Motherhood in childhood has become a huge global problem, states a new U.N. report. Every year, 7.3 million girls — or 20,000 per day — below the age of 18 give birth in developing countries, and 2 million of these adolescent mothers are below the age of 15.
Nearly 70,000 of these girls die each year — or nearly 200 day — from pregnancy related complications. And 90 percent of these girls are in marriages or unions.
The United Nations Population Fund’s “State of the World Population 2013” report, “Motherhood in Childhood: Facing the Challenge of Adolescent Pregnancy,” focuses on the worldwide problem of adolescent pregnancy — which takes a tremendous toll on girls’ health, their education and their future employment prospects — and what can be done to reverse this trend.
Japan, together with other developed countries, should consider what kind of concrete assistance it can offer to help solve the problems.
UNFPA points out that the sooner a girl gets pregnant after reaching puberty, the more likely she will experience health problems. Girls aged 14 and younger face double the risk of dying during childbirth or suffering obstetric fistula, which causes incontinence and other health problems that often result in shame and social segregation.
In addition to the dangers pregnancy poses to their health, adolescent mothers are often denied their basic rights to an education, preventing them from fulfilling their potential.
Therefore, UNFPA points out, the phenomenon of children having children has a severe economic impact on both communities and nations.
If, for example, adolescent mothers in India and Brazil had waited till their early 20s to have babies, $7.7 billion and $3.5 billion in economic productivity would have been added to these countries’ respective economies.
And if Kenya’s more than 200,000 adolescent mothers were in the workforce instead of raising children, the economy would have gotten a $3.4 billion boost.
While developing countries face by far the greatest challenges concerning children having children, even in developed countries adolescent pregnancies take an economic toll. UNFPA notes that in the United States alone it costs taxpayers $11 billion a year.
Yet despite the heavy health and economic costs of adolescent pregnancy, reportedly only 2 percent of every dollar spent on international development is directed toward the problems faced by adolescent girls.
Increasing funding would be very helpful, but it would provide only part of the solution. The traditional focus of programs aimed at reducing incidences of child pregnancy must also change.
“Too often, society blames only the girl for getting pregnant,” said UNFPA Executive Director Dr. Babatunde Osotimehin.
“The reality is that adolescent pregnancy is most often not the result of a deliberate choice, but rather the absence of choices, and of circumstances beyond a girl’s control. It is a consequence of little or no access to school, employment, quality information and health care.”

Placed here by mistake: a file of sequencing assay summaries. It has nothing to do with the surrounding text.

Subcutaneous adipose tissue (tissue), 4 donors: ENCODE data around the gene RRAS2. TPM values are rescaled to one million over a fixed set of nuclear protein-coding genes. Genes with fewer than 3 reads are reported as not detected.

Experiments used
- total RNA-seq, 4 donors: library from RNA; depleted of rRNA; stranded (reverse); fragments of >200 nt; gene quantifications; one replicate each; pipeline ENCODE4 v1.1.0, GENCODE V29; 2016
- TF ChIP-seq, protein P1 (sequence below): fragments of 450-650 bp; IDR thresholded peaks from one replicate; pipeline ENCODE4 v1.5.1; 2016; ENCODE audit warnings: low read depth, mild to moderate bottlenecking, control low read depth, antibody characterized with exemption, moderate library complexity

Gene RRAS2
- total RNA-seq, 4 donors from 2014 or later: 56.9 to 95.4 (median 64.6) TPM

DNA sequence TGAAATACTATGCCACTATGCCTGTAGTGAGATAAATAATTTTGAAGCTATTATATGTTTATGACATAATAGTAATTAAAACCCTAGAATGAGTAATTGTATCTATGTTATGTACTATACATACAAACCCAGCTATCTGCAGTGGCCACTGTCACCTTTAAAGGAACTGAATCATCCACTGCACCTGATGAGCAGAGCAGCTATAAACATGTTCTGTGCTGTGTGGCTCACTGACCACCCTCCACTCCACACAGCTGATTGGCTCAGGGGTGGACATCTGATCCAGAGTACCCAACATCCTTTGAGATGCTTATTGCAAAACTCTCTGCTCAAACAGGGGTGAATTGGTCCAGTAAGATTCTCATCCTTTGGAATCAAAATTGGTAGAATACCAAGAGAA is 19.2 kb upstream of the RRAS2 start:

Instead of focusing on changing the behavior of girls, UNFPA recommends a holistic approach that involves governments, communities, families and focuses on changing the attitudes and actions of the societies in which vulnerable girls live.
The prevalence of adolescent pregnancy is fueled by a combination of factors such as poverty, social acceptance of child marriage, a lack of efforts to keep girls in school, social pressures and sexual coercion or violence.
The UNFPA asserts that “adolescent pregnancy is both a cause and a consequence of rights violations.” When girls are unable to exercise their basic rights to health, autonomy and education, they become more vulnerable to getting pregnant.
And pregnancy further undermines the ability of girls to exercise their basic rights.
UNFPA’s specific recommendations for reducing incidences of adolescent pregnancy include keeping girls in school, stopping child marriage, changing attitudes about gender roles and gender equality, increasing adolescents’ access to sexual and reproductive health, including contraception, and providing better support to adolescent mothers.
UNFPA suggests that education plays a key role in reducing incidences of adolescent pregnancy, noting that the longer girls remain in school, the less likely they will become pregnant.
In addition to preparing girls for future jobs, education raises girls’ self-esteem and status, giving them more say in decisions affecting them.
UNFPA also asserts that governments must address underlying causes, including poverty, sexual violence and coercion, social pressures, gender inequality and negative attitudes and stereotypes about adolescent girls.
They also need take into account the critical roles that men and boys can play in preventing adolescent pregnancy.
One key to reducing the number of adolescent pregnancies would be for governments to enforce the provisions of the United Nations Convention on the Rights of the Child, which has been ratified by nearly every member of the U.N. with the exception of Somalia, South Sudan and the United States.
The CRC grants children — defined as anyone under the age of 18 — special protections. “Upholding these protections,” UNFPA emphasizes, would “help to eliminate many of the conditions that contribute to adolescent pregnancy” and “help end a vicious cycle of rights infringements, poverty, inequality, exclusion and adolescent pregnancy.”
It can be very difficult to influence government policies, religious and cultural practices, and the social environment of other countries.
With one of the lowest adolescent birth rates in the world at just 4 per 1,000 women, Japan should be able to draw on its expertise and play a valuable role in efforts to make the UNFPA’s call that “Childhood should never be derailed by motherhood” a reality for every girl.
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